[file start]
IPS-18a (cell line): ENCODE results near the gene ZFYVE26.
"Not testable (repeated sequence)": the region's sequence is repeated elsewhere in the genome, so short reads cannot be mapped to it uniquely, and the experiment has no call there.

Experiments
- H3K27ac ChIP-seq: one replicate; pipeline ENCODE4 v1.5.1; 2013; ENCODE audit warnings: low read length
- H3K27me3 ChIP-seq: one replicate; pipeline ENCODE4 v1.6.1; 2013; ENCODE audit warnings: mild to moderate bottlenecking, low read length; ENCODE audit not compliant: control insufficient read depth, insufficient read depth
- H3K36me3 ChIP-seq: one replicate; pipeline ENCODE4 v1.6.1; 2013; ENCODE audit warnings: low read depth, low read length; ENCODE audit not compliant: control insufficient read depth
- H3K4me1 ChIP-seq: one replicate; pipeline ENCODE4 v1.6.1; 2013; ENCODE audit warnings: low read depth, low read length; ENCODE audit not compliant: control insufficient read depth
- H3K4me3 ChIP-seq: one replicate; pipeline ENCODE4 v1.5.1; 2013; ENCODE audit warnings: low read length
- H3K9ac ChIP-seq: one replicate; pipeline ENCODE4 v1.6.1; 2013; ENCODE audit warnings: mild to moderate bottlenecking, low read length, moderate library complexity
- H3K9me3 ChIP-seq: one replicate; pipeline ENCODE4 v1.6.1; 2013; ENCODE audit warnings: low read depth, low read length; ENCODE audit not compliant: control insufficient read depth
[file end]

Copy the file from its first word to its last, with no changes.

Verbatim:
IPS-18a (cell line): ENCODE results near the gene ZFYVE26.
"Not testable (repeated sequence)": the region's sequence is repeated elsewhere in the genome, so short reads cannot be mapped to it uniquely, and the experiment has no call there.

Experiments
- H3K27ac ChIP-seq: one replicate; pipeline ENCODE4 v1.5.1; 2013; ENCODE audit warnings: low read length
- H3K27me3 ChIP-seq: one replicate; pipeline ENCODE4 v1.6.1; 2013; ENCODE audit warnings: mild to moderate bottlenecking, low read length; ENCODE audit not compliant: control insufficient read depth, insufficient read depth
- H3K36me3 ChIP-seq: one replicate; pipeline ENCODE4 v1.6.1; 2013; ENCODE audit warnings: low read depth, low read length; ENCODE audit not compliant: control insufficient read depth
- H3K4me1 ChIP-seq: one replicate; pipeline ENCODE4 v1.6.1; 2013; ENCODE audit warnings: low read depth, low read length; ENCODE audit not compliant: control insufficient read depth
- H3K4me3 ChIP-seq: one replicate; pipeline ENCODE4 v1.5.1; 2013; ENCODE audit warnings: low read length
- H3K9ac ChIP-seq: one replicate; pipeline ENCODE4 v1.6.1; 2013; ENCODE audit warnings: mild to moderate bottlenecking, low read length, moderate library complexity
- H3K9me3 ChIP-seq: one replicate; pipeline ENCODE4 v1.6.1; 2013; ENCODE audit warnings: low read depth, low read length; ENCODE audit not compliant: control insufficient read depth